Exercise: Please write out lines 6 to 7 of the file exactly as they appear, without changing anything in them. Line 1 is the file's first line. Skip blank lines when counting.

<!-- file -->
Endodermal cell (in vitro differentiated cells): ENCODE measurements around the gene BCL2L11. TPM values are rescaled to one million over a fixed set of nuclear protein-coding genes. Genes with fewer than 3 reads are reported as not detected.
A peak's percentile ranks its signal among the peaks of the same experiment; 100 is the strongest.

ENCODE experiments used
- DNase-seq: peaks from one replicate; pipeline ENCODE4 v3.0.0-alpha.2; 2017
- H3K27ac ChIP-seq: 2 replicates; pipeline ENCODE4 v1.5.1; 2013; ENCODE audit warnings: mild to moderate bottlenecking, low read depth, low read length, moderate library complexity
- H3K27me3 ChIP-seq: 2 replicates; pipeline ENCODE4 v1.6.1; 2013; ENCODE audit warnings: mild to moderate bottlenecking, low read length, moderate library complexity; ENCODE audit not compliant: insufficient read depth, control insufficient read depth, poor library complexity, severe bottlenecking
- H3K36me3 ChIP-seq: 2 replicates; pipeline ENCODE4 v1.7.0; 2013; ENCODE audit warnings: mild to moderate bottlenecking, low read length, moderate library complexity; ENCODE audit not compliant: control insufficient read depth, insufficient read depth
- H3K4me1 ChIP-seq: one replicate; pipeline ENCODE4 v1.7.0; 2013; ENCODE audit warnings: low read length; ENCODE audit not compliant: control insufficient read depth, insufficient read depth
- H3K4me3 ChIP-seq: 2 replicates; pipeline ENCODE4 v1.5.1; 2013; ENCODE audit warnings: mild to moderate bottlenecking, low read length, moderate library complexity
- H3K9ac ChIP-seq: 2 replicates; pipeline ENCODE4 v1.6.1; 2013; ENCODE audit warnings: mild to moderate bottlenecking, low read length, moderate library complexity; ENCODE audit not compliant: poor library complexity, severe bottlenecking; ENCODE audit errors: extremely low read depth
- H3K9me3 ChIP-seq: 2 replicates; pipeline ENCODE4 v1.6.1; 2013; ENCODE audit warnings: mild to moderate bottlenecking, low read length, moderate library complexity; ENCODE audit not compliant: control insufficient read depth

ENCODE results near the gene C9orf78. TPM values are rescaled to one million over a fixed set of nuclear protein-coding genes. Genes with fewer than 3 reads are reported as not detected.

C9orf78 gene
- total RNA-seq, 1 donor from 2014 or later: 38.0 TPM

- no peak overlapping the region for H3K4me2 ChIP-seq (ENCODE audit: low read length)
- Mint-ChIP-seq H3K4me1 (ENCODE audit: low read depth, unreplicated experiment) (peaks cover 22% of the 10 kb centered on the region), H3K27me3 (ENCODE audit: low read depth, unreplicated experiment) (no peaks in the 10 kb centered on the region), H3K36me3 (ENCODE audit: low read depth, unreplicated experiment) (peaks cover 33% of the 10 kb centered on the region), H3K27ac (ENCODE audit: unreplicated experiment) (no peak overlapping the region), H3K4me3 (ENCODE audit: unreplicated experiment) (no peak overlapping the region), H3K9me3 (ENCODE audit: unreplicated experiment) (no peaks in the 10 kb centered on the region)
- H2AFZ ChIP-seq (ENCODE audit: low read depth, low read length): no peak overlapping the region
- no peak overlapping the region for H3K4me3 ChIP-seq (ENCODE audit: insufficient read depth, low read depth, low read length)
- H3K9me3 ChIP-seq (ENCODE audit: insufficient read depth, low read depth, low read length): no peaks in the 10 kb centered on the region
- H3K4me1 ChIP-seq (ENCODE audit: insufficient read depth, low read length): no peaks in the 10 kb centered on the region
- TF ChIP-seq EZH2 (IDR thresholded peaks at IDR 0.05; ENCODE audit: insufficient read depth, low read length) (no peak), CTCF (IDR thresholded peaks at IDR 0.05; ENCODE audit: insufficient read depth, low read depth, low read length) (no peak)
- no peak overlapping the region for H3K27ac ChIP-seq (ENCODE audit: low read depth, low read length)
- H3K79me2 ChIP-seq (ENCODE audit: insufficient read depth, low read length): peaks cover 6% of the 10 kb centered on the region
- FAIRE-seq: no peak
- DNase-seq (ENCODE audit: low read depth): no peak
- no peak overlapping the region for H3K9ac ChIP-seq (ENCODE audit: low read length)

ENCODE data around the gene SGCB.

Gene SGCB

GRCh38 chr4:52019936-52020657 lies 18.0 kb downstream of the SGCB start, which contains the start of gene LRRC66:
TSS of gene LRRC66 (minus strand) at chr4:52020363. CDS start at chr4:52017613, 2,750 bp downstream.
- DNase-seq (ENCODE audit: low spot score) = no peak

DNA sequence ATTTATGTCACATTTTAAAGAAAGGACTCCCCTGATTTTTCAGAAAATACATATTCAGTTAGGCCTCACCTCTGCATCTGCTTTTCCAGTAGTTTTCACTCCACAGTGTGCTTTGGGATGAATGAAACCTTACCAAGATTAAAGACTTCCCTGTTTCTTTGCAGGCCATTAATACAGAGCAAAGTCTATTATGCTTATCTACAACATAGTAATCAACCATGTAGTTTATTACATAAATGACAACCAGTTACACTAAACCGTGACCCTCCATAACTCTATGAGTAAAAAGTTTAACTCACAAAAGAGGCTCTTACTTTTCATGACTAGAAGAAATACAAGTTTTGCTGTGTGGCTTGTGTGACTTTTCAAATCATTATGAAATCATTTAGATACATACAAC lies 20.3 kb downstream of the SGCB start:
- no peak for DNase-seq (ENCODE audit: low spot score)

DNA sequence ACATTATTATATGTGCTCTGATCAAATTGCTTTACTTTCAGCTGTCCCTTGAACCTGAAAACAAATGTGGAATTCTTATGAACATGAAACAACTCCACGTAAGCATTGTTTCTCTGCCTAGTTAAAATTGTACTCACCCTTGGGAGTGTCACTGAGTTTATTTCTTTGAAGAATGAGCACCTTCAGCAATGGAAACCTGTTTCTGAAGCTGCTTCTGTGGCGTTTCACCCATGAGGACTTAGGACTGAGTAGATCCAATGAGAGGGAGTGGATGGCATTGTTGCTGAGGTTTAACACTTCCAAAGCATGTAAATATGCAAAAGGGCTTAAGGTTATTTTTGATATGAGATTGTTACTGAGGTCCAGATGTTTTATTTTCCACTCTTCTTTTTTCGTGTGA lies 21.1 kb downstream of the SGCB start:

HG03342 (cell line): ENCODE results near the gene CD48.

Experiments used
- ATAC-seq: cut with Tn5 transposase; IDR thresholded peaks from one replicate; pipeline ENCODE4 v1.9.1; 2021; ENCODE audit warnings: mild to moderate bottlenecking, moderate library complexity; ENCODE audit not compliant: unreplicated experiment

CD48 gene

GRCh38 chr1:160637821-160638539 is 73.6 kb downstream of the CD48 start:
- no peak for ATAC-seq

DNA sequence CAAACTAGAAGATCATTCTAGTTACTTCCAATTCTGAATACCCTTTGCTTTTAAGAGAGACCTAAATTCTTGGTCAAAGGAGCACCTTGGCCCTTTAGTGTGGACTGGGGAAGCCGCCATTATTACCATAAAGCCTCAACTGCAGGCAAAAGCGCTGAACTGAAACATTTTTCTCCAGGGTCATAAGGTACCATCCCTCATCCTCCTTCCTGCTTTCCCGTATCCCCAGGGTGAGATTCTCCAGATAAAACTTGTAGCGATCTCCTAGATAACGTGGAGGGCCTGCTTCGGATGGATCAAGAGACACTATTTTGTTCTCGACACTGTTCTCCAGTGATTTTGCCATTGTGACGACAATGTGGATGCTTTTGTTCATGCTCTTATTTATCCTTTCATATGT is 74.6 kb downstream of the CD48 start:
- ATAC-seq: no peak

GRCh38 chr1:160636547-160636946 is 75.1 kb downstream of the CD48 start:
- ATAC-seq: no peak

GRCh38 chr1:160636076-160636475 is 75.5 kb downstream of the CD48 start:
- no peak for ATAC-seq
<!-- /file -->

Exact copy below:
- H3K27me3 ChIP-seq: 2 replicates; pipeline ENCODE4 v1.6.1; 2013; ENCODE audit warnings: mild to moderate bottlenecking, low read length, moderate library complexity; ENCODE audit not compliant: insufficient read depth, control insufficient read depth, poor library complexity, severe bottlenecking
- H3K36me3 ChIP-seq: 2 replicates; pipeline ENCODE4 v1.7.0; 2013; ENCODE audit warnings: mild to moderate bottlenecking, low read length, moderate library complexity; ENCODE audit not compliant: control insufficient read depth, insufficient read depth